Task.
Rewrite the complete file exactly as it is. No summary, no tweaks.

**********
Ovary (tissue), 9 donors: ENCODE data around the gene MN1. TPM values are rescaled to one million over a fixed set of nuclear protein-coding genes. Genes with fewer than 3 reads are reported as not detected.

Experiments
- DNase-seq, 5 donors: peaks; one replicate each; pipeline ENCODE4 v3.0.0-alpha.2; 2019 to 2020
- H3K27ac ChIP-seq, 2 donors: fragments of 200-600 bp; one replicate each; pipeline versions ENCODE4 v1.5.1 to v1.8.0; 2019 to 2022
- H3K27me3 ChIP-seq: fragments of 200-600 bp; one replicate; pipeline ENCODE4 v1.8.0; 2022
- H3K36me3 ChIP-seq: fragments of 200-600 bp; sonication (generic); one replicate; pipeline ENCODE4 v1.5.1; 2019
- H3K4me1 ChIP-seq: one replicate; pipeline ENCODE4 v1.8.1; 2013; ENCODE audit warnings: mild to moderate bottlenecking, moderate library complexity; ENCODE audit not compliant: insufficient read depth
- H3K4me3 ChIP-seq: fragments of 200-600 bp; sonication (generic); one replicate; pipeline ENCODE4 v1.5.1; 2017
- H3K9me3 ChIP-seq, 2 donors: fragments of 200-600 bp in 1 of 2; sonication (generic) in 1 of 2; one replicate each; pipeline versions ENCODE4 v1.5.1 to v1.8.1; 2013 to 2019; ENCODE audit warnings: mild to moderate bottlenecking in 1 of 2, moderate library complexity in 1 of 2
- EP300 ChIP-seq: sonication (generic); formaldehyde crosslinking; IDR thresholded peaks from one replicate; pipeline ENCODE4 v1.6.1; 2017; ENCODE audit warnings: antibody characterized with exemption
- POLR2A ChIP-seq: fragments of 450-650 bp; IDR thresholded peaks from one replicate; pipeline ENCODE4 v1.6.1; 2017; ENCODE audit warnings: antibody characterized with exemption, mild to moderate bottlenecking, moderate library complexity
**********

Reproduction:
Ovary (tissue), 9 donors: ENCODE data around the gene MN1. TPM values are rescaled to one million over a fixed set of nuclear protein-coding genes. Genes with fewer than 3 reads are reported as not detected.

Experiments
- DNase-seq, 5 donors: peaks; one replicate each; pipeline ENCODE4 v3.0.0-alpha.2; 2019 to 2020
- H3K27ac ChIP-seq, 2 donors: fragments of 200-600 bp; one replicate each; pipeline versions ENCODE4 v1.5.1 to v1.8.0; 2019 to 2022
- H3K27me3 ChIP-seq: fragments of 200-600 bp; one replicate; pipeline ENCODE4 v1.8.0; 2022
- H3K36me3 ChIP-seq: fragments of 200-600 bp; sonication (generic); one replicate; pipeline ENCODE4 v1.5.1; 2019
- H3K4me1 ChIP-seq: one replicate; pipeline ENCODE4 v1.8.1; 2013; ENCODE audit warnings: mild to moderate bottlenecking, moderate library complexity; ENCODE audit not compliant: insufficient read depth
- H3K4me3 ChIP-seq: fragments of 200-600 bp; sonication (generic); one replicate; pipeline ENCODE4 v1.5.1; 2017
- H3K9me3 ChIP-seq, 2 donors: fragments of 200-600 bp in 1 of 2; sonication (generic) in 1 of 2; one replicate each; pipeline versions ENCODE4 v1.5.1 to v1.8.1; 2013 to 2019; ENCODE audit warnings: mild to moderate bottlenecking in 1 of 2, moderate library complexity in 1 of 2
- EP300 ChIP-seq: sonication (generic); formaldehyde crosslinking; IDR thresholded peaks from one replicate; pipeline ENCODE4 v1.6.1; 2017; ENCODE audit warnings: antibody characterized with exemption
- POLR2A ChIP-seq: fragments of 450-650 bp; IDR thresholded peaks from one replicate; pipeline ENCODE4 v1.6.1; 2017; ENCODE audit warnings: antibody characterized with exemption, mild to moderate bottlenecking, moderate library complexity